US fires missiles in Philippines war games near South China Sea
Glowing projectiles lit up the Philippine sky from an advanced US long-range missile system on Thursday, in war games aimed at boosting their military alliance in the face of an increasingly assertive China.
The High Mobility Artillery Rocket System (HIMARS) was the star of a simulated assault exercise by 5,500 US and Philippine soldiers, unleashing six missiles at distant targets from a dry riverbed three hours’ drive from Manila.
US Marine Cobra attack helicopters and Philippine S211 jets also buzzed over the Crow Valley training range as Filipino and US troops acted out the capture of imaginary enemy-held territory.
The exercises were staged in the shadow of a festering dispute between the poorly equipped US ally and regional giant China over islands, reefs and waters in the resource-rich South China Sea.
“The truth of the matter is we are allies and as allies, we need to work together,” Lieutenant-General John Toolan, the US Marine Corps Pacific commander told reporters, referring to the missile system.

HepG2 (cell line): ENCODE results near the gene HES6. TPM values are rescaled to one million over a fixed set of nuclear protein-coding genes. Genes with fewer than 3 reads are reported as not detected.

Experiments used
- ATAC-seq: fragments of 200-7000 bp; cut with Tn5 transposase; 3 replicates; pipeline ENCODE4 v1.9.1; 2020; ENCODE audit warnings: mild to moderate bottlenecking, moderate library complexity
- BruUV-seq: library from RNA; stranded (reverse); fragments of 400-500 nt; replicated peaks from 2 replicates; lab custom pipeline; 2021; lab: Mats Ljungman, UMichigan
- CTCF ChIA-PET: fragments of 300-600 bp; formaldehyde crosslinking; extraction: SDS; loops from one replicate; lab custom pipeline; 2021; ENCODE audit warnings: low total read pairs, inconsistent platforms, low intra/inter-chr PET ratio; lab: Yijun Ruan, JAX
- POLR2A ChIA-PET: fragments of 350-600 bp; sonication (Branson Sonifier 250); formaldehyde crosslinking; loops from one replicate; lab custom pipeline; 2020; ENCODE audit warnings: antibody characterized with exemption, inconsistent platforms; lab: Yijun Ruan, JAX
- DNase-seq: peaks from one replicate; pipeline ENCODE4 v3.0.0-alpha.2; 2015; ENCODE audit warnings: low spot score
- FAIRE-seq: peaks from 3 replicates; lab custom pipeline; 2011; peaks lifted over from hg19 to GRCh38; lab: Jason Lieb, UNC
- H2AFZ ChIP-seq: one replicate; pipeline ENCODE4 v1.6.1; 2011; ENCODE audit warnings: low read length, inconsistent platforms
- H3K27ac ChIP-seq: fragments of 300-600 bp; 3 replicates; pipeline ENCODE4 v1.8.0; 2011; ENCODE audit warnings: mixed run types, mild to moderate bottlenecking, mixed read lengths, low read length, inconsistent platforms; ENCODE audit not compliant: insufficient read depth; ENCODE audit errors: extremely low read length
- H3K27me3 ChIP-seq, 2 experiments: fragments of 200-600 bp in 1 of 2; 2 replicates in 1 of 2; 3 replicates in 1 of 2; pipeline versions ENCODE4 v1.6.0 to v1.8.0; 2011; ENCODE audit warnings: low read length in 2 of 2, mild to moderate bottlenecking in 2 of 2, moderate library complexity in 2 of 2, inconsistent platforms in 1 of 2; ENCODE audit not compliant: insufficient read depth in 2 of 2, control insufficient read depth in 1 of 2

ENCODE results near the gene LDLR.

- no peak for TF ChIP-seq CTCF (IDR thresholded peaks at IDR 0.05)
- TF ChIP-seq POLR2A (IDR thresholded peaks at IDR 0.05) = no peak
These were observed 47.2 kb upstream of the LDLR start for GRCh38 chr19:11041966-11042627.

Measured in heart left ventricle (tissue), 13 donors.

“I think we will be more than happy to share,” he said when asked if the US would deploy HIMARS to the Philippines in the case of armed conflict over the South China Sea.
‘Don’t target third party’
Military cooperation between the United States and the Philippines should not “target a third-party” or “infringe the interests of the third-party”, the Chinese Ministry of National Defense told China Daily on Thursday.
The comment was made after US Defense Secretary Ash Carter said on Wednesday that US forces will gain access to more military bases in the Philippines than the five already announced, AFP reported.
In response, the ministry referred to the fact that the US military bases in the Philippines were closed in the early 1990s.
The ministry said in a written reply that “now the US army has returned, has reinforced its military presence in the Philippines and has given rise to militarization in the South China Sea region”.
“Reinforcing a military alliance is a sign of Cold-War thinking, and it runs against the trend of this era — peace, development, cooperation and win-win,” the ministry said.
“We urge the relevant parties to break away from the outdated Cold-War thinking, and not to target a third-party, infringe interests of the third-party or impact the regional peace and stability when they embark on bilateral military cooperation,” the ministry added.